“One common mistake is adding supplements to the horse’s diet without first checking to see if the ration is already overloaded with any specific nutrients,” says Crandell. To avoid creating harmful imbalances, calculate the nutrients a horse is getting from his basic feed ration before adding a vitamin or mineral supplement.
Products formulated to support specific body processes, such as joint repair or hoof growth, are less likely to cause nutritional overloads, but be sure to read their labels so you know what you’re getting. Some supplements that contain glucosamine, chondroitin sulfate, hyaluronan or biotin are also enhanced with vitamins and minerals.
“I’ve seen vitamin A toxicity in horses who were given multiple supplements that all contained similar ingredients,” Ralston says. Selenium, an important mineral, is also toxic in high quantities and may be an ingredient in different supplements as well as commercial feeds. “If you’re already using a good vitamin supplement, you probably don’t need vitamins in your joint supplement, too,” says Crandell.
Of course, nutritional supplements are often beneficial and sometimes essential. Horses whose hay is grown in selenium-poor soils need supplemental selenium.
Likewise, horses who receive hay but have little access to pasture may benefit from supplements containing vitamins A and E, because levels of these nutrients begin to deteriorate once grass is cut.
Also, elderly horses, growing youngsters, broodmares and others with special nutritional needs are likely to benefit from vitamin supplements, as are horses in strenuous sports. Vitamin E, in particular, is often given to elite athletes to help them recover from exertion.
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Deworming treatments are a regular component of horse health maintenance, but many horse owners may not understand the best schedule for their horse. While deworming regimens vary by region, there are some ground rules for owners to follow. We recommend working closely with your equine veterinarian on a proper deworming schedule.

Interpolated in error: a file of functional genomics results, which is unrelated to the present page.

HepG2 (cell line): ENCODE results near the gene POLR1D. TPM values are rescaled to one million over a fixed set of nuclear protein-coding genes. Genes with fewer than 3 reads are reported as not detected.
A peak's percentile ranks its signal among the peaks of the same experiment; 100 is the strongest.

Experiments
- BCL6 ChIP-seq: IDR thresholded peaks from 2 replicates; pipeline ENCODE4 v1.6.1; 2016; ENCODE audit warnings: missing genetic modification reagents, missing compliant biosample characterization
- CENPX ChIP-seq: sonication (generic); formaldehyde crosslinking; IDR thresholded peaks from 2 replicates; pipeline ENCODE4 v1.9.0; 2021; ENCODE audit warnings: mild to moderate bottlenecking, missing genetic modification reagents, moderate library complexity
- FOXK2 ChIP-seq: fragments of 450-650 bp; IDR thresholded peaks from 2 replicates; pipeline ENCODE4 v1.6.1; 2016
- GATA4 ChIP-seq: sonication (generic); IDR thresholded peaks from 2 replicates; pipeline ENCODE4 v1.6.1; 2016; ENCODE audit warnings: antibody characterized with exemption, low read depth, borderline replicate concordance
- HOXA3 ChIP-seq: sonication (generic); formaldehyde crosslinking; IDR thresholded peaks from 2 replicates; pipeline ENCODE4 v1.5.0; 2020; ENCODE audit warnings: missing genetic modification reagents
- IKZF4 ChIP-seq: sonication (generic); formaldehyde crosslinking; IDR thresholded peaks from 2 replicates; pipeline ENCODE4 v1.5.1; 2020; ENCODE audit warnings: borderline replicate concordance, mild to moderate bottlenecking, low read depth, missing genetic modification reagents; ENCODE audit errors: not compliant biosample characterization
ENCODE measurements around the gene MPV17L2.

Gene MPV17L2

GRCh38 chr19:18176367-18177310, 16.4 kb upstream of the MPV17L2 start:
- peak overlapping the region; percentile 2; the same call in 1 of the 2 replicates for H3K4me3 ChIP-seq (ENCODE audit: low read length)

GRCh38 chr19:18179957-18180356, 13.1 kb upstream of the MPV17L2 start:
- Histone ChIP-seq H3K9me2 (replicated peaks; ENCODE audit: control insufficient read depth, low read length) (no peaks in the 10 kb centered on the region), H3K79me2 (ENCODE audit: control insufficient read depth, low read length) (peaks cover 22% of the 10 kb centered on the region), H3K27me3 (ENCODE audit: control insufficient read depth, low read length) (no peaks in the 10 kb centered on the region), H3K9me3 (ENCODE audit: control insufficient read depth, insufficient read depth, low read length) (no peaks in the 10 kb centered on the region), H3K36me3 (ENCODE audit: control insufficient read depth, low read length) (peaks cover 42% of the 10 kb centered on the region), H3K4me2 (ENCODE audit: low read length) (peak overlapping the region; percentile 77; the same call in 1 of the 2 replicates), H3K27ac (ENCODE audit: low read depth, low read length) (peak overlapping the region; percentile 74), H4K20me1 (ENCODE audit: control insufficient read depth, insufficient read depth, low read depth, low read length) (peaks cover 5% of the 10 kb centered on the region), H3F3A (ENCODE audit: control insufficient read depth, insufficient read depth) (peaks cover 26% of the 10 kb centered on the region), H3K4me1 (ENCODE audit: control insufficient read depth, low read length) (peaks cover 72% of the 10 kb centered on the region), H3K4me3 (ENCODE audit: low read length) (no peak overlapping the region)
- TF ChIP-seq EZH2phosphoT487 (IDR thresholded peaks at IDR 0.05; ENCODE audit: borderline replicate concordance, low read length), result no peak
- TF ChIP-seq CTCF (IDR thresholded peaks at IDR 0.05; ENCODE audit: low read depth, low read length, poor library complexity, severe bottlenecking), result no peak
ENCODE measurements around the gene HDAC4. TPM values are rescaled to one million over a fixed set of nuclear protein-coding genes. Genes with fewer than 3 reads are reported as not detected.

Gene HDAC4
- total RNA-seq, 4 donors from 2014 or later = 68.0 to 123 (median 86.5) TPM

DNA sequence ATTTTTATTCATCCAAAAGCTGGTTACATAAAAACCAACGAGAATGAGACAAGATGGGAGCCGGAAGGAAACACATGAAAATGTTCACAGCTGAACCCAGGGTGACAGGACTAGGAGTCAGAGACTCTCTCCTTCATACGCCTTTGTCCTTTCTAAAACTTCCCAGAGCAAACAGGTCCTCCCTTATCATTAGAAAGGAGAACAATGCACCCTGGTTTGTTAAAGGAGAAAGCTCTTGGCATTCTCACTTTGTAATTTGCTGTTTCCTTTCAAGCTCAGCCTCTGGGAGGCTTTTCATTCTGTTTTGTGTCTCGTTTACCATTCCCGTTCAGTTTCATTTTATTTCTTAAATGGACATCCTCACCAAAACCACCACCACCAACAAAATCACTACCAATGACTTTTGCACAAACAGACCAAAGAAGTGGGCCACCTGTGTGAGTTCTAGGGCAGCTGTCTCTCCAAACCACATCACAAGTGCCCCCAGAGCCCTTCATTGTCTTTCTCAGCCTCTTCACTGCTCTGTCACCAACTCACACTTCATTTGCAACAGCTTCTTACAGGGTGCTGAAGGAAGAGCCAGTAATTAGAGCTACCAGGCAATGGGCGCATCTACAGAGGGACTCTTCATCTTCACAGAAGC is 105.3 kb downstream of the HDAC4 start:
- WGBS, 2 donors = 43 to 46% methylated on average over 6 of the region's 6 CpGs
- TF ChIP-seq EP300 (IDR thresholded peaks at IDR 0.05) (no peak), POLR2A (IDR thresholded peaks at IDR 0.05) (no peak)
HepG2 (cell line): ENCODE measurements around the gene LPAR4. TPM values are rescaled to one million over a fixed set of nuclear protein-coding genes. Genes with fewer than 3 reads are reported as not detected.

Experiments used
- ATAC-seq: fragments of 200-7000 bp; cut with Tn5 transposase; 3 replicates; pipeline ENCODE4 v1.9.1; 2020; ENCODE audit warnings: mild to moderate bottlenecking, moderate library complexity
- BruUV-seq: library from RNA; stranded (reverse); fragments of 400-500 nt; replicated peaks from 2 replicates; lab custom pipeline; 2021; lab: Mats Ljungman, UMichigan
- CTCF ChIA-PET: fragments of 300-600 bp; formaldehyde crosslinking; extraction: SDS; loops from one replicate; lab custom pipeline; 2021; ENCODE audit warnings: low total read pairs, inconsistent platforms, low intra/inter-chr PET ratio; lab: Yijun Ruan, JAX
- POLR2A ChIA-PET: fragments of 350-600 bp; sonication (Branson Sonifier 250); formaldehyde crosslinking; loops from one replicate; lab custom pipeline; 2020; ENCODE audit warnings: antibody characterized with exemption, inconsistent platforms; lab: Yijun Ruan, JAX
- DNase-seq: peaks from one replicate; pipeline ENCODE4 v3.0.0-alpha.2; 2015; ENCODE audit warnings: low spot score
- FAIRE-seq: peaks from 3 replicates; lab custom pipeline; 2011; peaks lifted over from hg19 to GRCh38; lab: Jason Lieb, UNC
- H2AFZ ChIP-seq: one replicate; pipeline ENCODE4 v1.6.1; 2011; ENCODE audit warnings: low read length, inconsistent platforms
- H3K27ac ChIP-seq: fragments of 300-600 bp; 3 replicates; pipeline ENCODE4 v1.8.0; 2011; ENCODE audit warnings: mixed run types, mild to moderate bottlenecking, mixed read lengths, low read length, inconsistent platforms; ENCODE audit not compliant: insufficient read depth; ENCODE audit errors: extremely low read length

Dr. Thomas Craig, professor at Texas A&M University College of Veterinary Medicine & Biomedical Sciences (CVM), who specializes in epidemiology and the control of internal parasites in equines and grazing animals, offered some insight into deworming. Craig explained that in a given population of horses, about 20 percent will have 80 percent of the total internal parasites of the herd.
Another basic guideline is that deworming should be based on the age of the horse. There is a drastic difference in the deworming needs of a foal (less than a year) and an adult horse.
“What’s effective in adults may not be effective in foals,” Craig said.
Craig suggested deworming foals for the first time at two months of age. Parascaris equorum are of particular concern at this age.
“I recommend using fenbendazole, a broad spectrum benzimidazole anthelmintic, such as Safe-Guard, or a pyrantel dewormer such as Strongid for foals two months old,” Craig said.
As the foal matures, it is recommended that the same treatment be used at four and six months of age. When the foal reaches a year old, Craig suggested using an ivermectin or moxidectin treatment for deworming.
When worming adult horses (older than one year), the approach changes considerably. The most dangerous parasitic threat to horses are small strongyles, which are present in most horses. Craig recommended testing mature horses through fecal samples to determine the number and types of parasitic eggs in the horse’s digestive system.
“After strongyles, the rest of parasitic control is really just a numbers game,” Craig said. “In older horses, you really only need to deworm horses with high numbers of parasites. Adult horses with less than a few hundred eggs per gram can be relatively left alone.”
Craig suggested treating all horses during the winter with ivermectin to combat bot fly larvae “A good reminder, is to treat your horse with ivermectin around Christmas time,” Craig said. “They often acquire bot larvae during the fall months, so winter is really the best time to deworm with ivermectin.
Aside from bot fly larvae, other, less common parasites are pinworms and tapeworms. Horses with pinworms are typically kept in stalls. One of the most common signs of pinworm infected horses is an itchy tail. Craig suggested treating an infected horse with a fenbendazole dewormer once a month, for three months along with a good shampoo of the horse’s rear end.
“The pinworm eggs can only survive about 30 days, so I recommend vacating the stall for a month until the eggs die on their own,” Craig added. “There is no product to kill the eggs, but allowing them to die on their own can be helpful in preventing re-infection”
Tapeworms can cause mild colic in horses because they often attach to the valve between the small and large intestine. Craig recommended deworming in the fall (September, October, or November) with a dewormer containing praziquantel or a double dose of pyrantel.
These recommendations are all suggested guidelines for parasite management in horses. Craig recommended following these guidelines, particularly in the Texas region. Altering deworming according to your horse’s age and parasite testing results are the two most important guidelines and can help horse owners develop an effective and sustainable parasite program, Craig said.
Source: College of Veterinary Medicine & Biomedical Sciences, Texas A&M University
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